Orbiting the ringed planet Saturn and its numerous moons, the Cassini spacecraft has been and continues to be a keystone of exploration of the Saturnian system and the properties of gaseous planets in our solar system.
A joint endeavor of NASA, the European Space Agency, or ESA, and the Italian Space Agency, Cassini launched in 1997 along with ESA's Huygens probe. The spacecraft contributed to studies of Jupiter for six months in 2000 before reaching its destination, Saturn, in 2004 and starting a string of flybys of Saturn's moons. That same year it released the Huygens probe on Saturn's moon Titan to conduct a study of the moon's atmosphere and surface composition. Now in its second extended mission, which goes through 2017, Cassini will make the first observations of a complete seasonal period for Saturn and its moons.
April 26, 1998: Cassini-Huygens flies by Venus to borrow gravitational energy and pick up speed for its journey to the Saturnian system.
June 24, 1999: Cassini-Huygens makes its second flyby of Venus.
August 18, 1999: Cassini-Huygens flies by Earth to pick up more speed.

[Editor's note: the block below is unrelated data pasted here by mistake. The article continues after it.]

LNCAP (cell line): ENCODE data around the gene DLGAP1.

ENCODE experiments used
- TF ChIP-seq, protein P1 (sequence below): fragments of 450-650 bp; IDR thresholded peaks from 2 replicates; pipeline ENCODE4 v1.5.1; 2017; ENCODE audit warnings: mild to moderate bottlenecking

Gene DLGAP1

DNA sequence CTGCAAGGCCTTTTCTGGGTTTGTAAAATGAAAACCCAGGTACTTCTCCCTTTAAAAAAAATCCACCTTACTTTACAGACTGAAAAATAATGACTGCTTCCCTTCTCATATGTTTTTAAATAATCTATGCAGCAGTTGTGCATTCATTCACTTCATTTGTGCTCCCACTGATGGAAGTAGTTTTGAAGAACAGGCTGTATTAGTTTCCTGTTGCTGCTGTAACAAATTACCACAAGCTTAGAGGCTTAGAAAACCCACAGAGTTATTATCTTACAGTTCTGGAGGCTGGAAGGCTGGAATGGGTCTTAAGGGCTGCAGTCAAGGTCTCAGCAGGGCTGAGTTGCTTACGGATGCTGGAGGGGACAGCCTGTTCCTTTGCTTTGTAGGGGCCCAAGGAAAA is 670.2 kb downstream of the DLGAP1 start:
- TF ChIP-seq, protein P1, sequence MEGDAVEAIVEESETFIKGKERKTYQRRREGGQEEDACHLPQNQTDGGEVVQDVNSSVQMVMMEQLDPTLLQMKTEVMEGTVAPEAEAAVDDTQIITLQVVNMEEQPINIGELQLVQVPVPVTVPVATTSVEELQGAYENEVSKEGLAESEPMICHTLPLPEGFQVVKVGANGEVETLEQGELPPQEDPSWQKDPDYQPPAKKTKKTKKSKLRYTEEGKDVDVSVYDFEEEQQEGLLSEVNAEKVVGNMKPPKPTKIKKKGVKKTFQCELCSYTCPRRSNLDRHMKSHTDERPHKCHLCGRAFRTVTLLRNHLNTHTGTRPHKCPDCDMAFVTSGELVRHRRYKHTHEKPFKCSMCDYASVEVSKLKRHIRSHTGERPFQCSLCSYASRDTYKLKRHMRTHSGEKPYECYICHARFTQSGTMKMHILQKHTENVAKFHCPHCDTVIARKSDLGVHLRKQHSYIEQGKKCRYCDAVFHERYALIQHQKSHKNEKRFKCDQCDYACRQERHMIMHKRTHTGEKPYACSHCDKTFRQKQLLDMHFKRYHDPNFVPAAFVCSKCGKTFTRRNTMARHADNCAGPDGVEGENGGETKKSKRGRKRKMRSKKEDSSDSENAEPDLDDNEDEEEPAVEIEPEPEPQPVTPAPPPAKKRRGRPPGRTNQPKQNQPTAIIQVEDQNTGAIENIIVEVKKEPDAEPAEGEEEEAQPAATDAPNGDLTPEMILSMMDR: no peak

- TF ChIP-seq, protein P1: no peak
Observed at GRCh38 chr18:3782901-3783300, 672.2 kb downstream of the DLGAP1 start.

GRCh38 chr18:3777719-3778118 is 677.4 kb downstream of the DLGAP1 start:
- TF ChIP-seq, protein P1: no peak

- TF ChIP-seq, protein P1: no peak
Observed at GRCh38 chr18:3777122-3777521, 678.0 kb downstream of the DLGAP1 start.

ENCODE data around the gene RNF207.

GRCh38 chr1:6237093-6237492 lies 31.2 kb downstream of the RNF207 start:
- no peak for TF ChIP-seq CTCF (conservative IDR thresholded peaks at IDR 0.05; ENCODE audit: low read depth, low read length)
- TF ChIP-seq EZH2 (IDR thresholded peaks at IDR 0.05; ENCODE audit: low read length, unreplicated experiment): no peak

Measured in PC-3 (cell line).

December 30, 2000: Cassini-Huygens takes a six-month swing by Jupiter to pick up speed for its journey to Saturn and collaborates with NASA's Galileo spacecraft to study the Jovian system.
June 30, 2004: Cassini arrives at Saturn.
December 13, 2004: Cassini-Huygens makes its first flyby of a Saturnian moon, two in fact: Titan and Dione. For a full list of Cassini's flybys since 2004, visit: http://saturn.jpl.nasa.gov/mission/flybys/
December 24, 2004: The Cassini spacecraft releases the European Space Agency-built Huygens probe at Saturn's moon Titan.
January 14, 2005: The Huygens probe makes its descent through Titan's atmosphere to sample the chemical composition and surface properties of the Saturnian moon.
June 2008: Cassini completes its primary mission to explore the Saturn system and begins its mission extension (Cassini Equinox Mission).
September 2010: Cassini completes its extended mission (Cassini Equinox Mission) and begins its second mission extension (Cassini Solstice Mission), which goes through 2017 and will make the first observations of a complete seasonal period for Saturn and its moons. Learn more at http://saturn.jpl.nasa.gov/index.cfm .
- Cassini orbiter:
- Ion and neutral mass spectrometer
- Visible and infrared mapping spectrometer
- Composite infrared spectrometer
- Cosmic dust analyzer
- Radio and plasma wave instrument
- Cassini plasma spectrometer
- Ultraviolet imaging spectrograph
- Magnetospheric imaging instrument
- Dual technique magnetometer
- Descent imager and spectral radiometer
- Huygens atmospheric structure instrument
- Gas chromatograph and mass spectrometer
- Aerosol collector pyrolyzer
- Surface science package
- Doppler wind experiment